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August 15, 2005
NASHVILLE, Tenn. (BP)--The interview was wrapping up when a reporter with the International Mission Board asked a prominent leader in the rapidly expanding Chinese house church movement how American Christians could pray for house churches in China. “Stop praying for persecution in China to end,” he responded, “for it is through persecution that the church has grown.”
“What astounding faith!” I thought when I heard the story. However, my admiration of his faith was quickly tempered by what he said next.
“We, in fact, are praying that the American church might taste the same persecution,” he said, “so revival would come to the American church like we have seen in China.”
Once I recovered from the shock of such a profound statement, I thought about the irony: We in America keep praying for God to bless us –- and Christians in other nations are praying God will allow us to experience persecution so that we’ll act like the blessing we were made to be. I shudder at the thought that we are on the road to persecution, brought on because of our own arrogance.
I recently wrote a column titled, “Are you Chasing Donkeys?” In it, I said that the book of Isaiah is replete with examples of God humbling the haughty. Arrogance followed by judgment is a recurring theme; survey the Old Testament and confirm it for yourself. However, before dismissing those examples as ancient history, flip to Revelation and read Christ’s seven letters to the churches. More specifically, read what Jesus says to the church of Sardis: “I know your works; you have a reputation for being alive, but you are dead. Be alert and strengthen what remains, which is about to die....” (Revelation 3:1-2, HCSB).
I also referenced two prophetic voices –- David Watson and John Burke –- who, speaking 25 years apart, made indicting statements about the state of the church. Burke wrote, “Unless Christians leading the church in America change, and unless the church begins living out the magnetic attractive force Jesus had on the world, the Christian Church in America will be completely marginalized within decades.” His concern is rapidly becoming reality.
A cover story in the Aug. 11 edition of USA Today confirms his concern. The article’s title is “Religion Takes a Back Seat in Western Europe” and details the 25 percent drop in church attendance in Western Europe in the past 20 years. The reasons identified for the drop are “Europe’s turbulent history, an increasing separation between the church and government and the continent’s unprecedented affluence.”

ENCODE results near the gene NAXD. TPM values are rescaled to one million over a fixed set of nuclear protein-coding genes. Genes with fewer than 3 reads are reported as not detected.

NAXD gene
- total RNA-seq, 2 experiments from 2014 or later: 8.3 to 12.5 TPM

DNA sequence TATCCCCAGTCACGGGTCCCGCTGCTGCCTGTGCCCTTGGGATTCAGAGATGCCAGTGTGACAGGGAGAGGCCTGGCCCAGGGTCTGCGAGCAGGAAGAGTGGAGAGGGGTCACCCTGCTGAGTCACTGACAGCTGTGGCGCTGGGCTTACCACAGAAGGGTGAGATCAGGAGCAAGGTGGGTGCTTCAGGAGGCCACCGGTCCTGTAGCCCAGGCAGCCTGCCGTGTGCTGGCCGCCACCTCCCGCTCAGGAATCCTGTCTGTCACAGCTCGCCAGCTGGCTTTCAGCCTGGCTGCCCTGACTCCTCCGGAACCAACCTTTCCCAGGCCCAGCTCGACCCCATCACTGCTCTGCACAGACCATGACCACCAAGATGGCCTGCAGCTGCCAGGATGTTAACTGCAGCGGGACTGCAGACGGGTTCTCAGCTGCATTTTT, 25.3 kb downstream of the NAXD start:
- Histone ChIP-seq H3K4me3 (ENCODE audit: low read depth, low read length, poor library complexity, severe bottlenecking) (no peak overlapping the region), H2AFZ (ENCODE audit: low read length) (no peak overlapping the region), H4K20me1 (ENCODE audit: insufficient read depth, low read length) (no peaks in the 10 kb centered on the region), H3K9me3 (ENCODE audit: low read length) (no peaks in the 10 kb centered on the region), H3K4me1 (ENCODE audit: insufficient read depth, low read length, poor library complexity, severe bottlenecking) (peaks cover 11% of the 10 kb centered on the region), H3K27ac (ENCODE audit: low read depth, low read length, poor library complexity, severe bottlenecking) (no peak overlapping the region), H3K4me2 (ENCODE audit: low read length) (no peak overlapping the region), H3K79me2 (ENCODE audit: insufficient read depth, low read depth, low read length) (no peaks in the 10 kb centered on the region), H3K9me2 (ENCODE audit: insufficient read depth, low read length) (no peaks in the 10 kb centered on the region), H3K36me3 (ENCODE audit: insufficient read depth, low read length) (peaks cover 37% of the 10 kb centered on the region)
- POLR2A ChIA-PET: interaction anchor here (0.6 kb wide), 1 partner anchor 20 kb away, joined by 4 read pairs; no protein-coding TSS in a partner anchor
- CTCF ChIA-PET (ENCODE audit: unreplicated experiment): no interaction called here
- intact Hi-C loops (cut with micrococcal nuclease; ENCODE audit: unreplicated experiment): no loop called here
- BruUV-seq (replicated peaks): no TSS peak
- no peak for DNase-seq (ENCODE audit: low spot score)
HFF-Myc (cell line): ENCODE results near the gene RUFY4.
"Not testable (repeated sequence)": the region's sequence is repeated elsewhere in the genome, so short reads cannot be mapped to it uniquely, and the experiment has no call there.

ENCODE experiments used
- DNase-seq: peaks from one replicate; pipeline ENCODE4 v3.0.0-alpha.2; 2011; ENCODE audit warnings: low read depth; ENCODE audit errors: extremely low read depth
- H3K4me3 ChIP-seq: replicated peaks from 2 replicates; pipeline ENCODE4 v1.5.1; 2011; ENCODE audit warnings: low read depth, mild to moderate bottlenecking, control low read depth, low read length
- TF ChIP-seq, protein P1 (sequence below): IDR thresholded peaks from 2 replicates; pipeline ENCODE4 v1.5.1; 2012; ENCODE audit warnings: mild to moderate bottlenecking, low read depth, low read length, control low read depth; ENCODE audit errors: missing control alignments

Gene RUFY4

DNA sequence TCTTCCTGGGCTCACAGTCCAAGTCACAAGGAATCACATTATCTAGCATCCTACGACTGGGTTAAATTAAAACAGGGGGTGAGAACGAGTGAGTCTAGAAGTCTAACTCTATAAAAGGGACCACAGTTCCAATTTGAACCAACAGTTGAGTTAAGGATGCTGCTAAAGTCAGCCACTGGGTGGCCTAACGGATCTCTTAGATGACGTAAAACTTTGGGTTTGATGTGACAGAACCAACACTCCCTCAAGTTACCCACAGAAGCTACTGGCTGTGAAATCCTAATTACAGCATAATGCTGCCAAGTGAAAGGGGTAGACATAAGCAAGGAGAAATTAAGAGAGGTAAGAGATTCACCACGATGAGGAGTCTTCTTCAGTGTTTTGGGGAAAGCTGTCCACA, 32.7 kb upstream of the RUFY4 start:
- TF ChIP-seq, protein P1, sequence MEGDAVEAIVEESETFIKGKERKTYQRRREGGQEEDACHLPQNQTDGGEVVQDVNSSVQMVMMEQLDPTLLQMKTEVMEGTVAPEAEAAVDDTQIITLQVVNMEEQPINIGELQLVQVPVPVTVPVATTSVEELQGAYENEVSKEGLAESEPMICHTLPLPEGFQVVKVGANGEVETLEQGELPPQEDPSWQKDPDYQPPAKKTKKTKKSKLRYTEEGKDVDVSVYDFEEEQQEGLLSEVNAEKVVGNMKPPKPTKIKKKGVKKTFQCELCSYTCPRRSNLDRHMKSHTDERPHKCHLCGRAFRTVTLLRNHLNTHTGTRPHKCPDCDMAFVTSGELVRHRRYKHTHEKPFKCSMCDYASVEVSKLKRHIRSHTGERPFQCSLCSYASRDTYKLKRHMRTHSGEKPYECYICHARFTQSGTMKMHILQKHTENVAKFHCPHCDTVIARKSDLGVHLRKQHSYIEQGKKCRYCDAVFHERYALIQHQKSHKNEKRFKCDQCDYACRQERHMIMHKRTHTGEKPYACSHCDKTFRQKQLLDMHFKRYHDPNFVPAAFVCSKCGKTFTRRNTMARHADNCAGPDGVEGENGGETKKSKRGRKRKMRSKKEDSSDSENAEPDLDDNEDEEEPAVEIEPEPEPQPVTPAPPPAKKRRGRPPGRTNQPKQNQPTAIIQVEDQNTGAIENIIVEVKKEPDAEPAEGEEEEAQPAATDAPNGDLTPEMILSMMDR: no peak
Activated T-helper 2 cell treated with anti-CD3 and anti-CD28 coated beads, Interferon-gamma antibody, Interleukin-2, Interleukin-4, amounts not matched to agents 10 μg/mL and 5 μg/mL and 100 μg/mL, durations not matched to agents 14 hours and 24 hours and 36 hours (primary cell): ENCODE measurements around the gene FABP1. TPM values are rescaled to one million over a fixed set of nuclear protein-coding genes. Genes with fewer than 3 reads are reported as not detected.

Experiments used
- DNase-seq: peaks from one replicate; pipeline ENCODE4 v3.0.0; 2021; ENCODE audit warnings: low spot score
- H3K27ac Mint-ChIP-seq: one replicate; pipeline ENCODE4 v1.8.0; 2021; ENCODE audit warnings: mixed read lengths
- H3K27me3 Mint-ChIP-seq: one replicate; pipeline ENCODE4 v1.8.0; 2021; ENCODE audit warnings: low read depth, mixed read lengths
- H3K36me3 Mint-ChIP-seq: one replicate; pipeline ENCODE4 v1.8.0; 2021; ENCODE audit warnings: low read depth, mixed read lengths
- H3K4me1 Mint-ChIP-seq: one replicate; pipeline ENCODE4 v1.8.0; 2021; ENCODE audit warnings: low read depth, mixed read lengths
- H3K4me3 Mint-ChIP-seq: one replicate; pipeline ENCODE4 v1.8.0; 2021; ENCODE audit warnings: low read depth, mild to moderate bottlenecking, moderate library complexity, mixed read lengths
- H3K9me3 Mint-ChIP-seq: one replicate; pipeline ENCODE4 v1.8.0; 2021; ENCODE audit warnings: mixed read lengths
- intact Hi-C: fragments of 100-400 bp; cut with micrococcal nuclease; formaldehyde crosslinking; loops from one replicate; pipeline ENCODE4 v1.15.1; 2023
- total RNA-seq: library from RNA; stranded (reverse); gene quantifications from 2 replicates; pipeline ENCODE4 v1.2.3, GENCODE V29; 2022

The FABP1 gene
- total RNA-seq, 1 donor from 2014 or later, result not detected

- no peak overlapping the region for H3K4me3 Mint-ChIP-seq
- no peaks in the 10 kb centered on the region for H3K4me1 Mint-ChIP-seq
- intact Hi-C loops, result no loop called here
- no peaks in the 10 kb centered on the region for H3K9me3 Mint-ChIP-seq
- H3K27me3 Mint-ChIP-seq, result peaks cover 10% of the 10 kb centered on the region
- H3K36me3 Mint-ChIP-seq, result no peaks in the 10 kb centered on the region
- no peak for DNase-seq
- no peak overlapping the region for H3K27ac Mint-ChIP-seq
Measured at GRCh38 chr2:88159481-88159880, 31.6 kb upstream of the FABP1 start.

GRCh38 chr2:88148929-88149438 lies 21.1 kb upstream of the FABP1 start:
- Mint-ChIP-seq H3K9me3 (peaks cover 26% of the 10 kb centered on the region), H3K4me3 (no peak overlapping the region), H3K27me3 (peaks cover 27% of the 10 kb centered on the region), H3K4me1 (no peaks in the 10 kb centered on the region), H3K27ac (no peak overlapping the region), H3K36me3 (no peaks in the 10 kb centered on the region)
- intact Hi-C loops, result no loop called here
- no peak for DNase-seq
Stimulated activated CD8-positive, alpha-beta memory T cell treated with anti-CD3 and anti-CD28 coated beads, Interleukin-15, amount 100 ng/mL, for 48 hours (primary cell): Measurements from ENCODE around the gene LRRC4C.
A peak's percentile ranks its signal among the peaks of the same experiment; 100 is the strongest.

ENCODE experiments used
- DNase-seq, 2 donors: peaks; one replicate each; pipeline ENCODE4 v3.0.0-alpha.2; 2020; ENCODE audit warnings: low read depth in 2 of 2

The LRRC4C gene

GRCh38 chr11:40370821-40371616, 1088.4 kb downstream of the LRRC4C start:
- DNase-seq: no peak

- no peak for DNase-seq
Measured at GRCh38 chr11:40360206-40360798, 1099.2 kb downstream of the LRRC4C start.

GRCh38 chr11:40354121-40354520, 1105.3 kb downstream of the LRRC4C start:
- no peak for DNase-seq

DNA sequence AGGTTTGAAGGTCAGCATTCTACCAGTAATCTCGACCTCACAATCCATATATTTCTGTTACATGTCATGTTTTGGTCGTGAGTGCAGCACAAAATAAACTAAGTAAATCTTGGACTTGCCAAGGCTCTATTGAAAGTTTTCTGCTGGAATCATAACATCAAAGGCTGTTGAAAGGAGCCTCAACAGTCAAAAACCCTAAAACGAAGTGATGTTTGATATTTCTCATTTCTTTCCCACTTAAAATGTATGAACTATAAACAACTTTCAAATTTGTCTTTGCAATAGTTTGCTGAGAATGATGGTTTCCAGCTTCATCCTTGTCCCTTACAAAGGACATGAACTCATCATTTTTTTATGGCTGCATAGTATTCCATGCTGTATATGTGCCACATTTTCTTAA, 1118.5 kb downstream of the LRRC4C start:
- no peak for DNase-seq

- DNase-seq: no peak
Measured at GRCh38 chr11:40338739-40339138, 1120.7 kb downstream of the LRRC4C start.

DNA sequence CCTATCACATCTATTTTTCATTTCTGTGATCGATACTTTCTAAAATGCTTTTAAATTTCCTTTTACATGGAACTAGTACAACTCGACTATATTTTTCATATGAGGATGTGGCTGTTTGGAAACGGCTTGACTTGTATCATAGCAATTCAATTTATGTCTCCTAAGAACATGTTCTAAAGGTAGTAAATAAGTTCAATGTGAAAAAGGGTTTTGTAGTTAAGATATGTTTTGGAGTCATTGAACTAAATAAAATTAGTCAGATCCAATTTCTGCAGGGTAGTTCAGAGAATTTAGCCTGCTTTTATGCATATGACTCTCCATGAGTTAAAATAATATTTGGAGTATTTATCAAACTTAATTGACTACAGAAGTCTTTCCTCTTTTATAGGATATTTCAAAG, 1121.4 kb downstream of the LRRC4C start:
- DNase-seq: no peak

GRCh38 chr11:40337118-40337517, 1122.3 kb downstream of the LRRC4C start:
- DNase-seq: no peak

The USA Today article reports the social changes implemented in Spain since its new Socialist prime minister took office last year. Divorce is quicker, embryonic stem cell research is allowed, "gay marriage" is legal and religious education is becoming elective in schools. The undersecretary at the Ministry of Justice in charge of religious and social affairs says that “Spanish society has become much more open, more tolerant, more secular.”
Sound familiar? We in America are being bowled over by the ball of secularism. The church doesn’t have enough muscle to support the pillars of our culture built on the foundation of the Bible.
Many will say, “Well, that’s Europe and it’s got nothing to do with us.” That’s arrogance and it’s got everything to do with us! What makes us think history is going to give us an exemption? Why should we be any different than history’s other self-destructed “superpowers” that arrogantly turned their backs on God and relied on their affluence?
This article should be a splash of cold water in the face of North America’s sleeping Christianity. This isn’t a clarion call to political activism by the “religious right,” as we are called. It is important for us to be involved in the political process, but politics directed by man is temporal and corruptible. The Gospel of Jesus Christ is eternal and incorruptible. A changed America will come not from ballots in a box or amendments to the Constitution, but from changed hearts that guide godly lives. Research shows that the majority of “unchurched” people are not antagonistic toward the church, but have simply never been invited by a Christian to attend church. We’ve mobilized the church to flex our political muscle in our culture, but when is the church going to flex its missional muscle and become Jesus to a self-destructing culture? Put another way, when are you going to become Jesus to your next-door neighbor?
Christians, we have to make a choice: Continue on our present trajectory of self-absorbed arrogance confined to our self-contained little worlds and reap the inevitable consequences; or humble ourselves, ask for revival and “strengthen what remains” so that we can be the blessing we were made to be.
They are watching. Our brothers and sisters around the world are praying ... and waiting.
James T. Draper Jr. is president of LifeWay Christian Resources of the Southern Baptist Convention.